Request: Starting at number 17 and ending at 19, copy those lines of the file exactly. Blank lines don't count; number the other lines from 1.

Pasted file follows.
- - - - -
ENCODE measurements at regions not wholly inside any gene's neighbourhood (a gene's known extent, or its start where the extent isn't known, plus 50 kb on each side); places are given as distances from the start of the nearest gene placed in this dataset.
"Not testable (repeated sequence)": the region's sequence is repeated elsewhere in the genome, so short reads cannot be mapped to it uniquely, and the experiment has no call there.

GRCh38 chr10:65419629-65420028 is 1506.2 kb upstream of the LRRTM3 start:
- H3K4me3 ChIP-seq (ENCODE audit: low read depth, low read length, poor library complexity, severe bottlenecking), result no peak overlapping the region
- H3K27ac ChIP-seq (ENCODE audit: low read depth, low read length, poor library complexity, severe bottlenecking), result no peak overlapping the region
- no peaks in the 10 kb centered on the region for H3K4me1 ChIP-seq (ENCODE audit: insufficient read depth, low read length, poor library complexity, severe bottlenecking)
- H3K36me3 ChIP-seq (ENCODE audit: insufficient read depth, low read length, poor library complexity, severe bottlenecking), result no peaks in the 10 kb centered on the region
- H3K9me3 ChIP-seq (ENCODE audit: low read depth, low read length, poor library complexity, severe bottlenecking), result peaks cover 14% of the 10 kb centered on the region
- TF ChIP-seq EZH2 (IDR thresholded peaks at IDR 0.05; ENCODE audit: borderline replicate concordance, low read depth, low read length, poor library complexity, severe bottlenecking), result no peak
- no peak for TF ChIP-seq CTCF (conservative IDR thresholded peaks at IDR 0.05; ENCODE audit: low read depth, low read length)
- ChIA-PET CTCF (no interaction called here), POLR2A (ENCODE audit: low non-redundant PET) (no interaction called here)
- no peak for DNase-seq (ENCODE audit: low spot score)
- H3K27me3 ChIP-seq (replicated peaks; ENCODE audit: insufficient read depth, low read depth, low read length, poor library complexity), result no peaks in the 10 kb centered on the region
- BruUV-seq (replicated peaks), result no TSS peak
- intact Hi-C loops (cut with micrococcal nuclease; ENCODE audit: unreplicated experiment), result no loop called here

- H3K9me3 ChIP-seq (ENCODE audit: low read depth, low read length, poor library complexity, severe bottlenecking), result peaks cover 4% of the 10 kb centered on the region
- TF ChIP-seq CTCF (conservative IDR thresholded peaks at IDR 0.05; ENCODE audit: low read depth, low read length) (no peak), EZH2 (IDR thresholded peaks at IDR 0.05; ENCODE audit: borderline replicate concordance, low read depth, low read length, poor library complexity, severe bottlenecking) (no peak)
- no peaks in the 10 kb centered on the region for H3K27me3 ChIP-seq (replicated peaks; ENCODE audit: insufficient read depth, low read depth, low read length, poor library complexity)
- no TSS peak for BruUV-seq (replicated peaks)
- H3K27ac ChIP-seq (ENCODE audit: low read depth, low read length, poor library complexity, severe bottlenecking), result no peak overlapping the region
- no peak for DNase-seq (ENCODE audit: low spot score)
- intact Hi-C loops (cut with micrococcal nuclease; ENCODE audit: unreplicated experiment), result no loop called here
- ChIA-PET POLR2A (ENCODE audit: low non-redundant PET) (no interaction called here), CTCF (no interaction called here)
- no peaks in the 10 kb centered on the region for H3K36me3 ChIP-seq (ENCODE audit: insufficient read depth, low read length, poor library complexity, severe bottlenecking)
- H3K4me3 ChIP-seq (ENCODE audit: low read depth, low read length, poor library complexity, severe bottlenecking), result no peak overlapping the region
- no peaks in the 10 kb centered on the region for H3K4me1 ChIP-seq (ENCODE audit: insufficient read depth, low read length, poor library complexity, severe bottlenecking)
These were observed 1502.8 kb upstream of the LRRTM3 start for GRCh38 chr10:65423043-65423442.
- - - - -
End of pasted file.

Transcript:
- TF ChIP-seq CTCF (conservative IDR thresholded peaks at IDR 0.05; ENCODE audit: low read depth, low read length) (no peak), EZH2 (IDR thresholded peaks at IDR 0.05; ENCODE audit: borderline replicate concordance, low read depth, low read length, poor library complexity, severe bottlenecking) (no peak)
- no peaks in the 10 kb centered on the region for H3K27me3 ChIP-seq (replicated peaks; ENCODE audit: insufficient read depth, low read depth, low read length, poor library complexity)
- no TSS peak for BruUV-seq (replicated peaks)